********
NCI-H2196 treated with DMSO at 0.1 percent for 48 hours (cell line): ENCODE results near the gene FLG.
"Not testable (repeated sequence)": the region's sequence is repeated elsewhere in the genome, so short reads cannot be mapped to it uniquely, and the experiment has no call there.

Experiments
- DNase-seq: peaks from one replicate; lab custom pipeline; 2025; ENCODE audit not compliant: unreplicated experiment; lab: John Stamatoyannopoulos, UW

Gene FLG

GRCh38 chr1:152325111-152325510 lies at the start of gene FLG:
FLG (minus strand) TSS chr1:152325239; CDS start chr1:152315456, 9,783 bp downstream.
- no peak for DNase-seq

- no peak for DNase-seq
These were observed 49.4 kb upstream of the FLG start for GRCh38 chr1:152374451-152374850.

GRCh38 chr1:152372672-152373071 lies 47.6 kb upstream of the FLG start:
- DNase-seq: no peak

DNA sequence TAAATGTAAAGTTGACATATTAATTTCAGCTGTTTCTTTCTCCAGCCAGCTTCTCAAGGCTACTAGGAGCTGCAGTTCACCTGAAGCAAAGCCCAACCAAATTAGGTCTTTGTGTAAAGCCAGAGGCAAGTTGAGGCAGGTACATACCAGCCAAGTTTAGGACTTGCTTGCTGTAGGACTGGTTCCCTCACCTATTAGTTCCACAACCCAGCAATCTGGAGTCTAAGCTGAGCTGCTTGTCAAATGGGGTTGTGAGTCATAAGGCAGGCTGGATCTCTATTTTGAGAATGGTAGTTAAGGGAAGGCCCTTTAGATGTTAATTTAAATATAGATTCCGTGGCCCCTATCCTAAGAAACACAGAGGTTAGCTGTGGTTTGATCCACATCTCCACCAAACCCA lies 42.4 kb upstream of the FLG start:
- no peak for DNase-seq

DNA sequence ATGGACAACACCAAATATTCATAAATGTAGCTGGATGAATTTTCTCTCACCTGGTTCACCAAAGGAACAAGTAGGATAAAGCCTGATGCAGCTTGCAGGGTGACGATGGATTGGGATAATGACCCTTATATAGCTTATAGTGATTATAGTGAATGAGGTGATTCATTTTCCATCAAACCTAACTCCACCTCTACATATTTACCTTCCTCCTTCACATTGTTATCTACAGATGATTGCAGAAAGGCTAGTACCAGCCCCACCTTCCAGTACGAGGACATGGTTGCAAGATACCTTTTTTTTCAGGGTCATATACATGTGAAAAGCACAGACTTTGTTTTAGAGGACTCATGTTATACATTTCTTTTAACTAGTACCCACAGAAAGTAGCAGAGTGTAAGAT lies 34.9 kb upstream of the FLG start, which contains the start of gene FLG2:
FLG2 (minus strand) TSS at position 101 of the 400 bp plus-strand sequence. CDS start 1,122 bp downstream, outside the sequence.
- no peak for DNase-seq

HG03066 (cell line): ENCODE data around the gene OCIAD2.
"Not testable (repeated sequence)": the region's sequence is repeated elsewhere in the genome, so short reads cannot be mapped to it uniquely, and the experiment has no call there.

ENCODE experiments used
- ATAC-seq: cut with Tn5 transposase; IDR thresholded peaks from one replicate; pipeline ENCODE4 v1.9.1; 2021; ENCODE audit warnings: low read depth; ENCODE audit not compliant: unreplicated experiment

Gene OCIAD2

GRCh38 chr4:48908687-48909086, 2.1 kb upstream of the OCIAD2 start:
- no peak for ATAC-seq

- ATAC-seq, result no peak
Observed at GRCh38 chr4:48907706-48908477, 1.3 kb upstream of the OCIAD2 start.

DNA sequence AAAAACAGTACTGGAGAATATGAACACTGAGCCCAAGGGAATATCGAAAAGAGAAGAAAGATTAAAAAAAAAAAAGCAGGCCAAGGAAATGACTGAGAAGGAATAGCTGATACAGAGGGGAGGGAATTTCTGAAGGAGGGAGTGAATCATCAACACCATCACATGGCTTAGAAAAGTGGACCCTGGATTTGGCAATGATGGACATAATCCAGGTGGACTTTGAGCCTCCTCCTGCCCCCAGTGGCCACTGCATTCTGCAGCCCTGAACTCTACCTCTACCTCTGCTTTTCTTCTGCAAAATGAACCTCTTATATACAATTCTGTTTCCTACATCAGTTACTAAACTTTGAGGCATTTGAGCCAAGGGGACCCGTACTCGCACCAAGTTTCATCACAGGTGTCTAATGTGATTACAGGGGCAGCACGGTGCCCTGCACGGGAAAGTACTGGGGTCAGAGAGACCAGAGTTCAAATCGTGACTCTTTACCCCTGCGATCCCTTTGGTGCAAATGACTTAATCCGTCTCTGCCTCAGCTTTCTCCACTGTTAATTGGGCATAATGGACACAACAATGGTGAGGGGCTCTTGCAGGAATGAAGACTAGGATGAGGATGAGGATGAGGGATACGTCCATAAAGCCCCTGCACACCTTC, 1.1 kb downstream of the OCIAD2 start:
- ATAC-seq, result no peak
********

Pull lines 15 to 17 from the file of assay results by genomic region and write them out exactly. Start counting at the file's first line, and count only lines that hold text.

DNA sequence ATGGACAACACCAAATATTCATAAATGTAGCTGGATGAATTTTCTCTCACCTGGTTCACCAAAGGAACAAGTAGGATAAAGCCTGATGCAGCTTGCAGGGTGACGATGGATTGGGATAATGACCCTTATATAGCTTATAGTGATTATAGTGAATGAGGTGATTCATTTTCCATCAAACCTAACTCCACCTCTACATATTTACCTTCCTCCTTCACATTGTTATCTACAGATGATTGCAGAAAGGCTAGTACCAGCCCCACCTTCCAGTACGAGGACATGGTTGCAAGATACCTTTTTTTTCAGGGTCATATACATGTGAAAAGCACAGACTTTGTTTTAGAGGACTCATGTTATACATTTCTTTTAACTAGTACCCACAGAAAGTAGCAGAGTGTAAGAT lies 34.9 kb upstream of the FLG start, which contains the start of gene FLG2:
FLG2 (minus strand) TSS at position 101 of the 400 bp plus-strand sequence. CDS start 1,122 bp downstream, outside the sequence.
- no peak for DNase-seq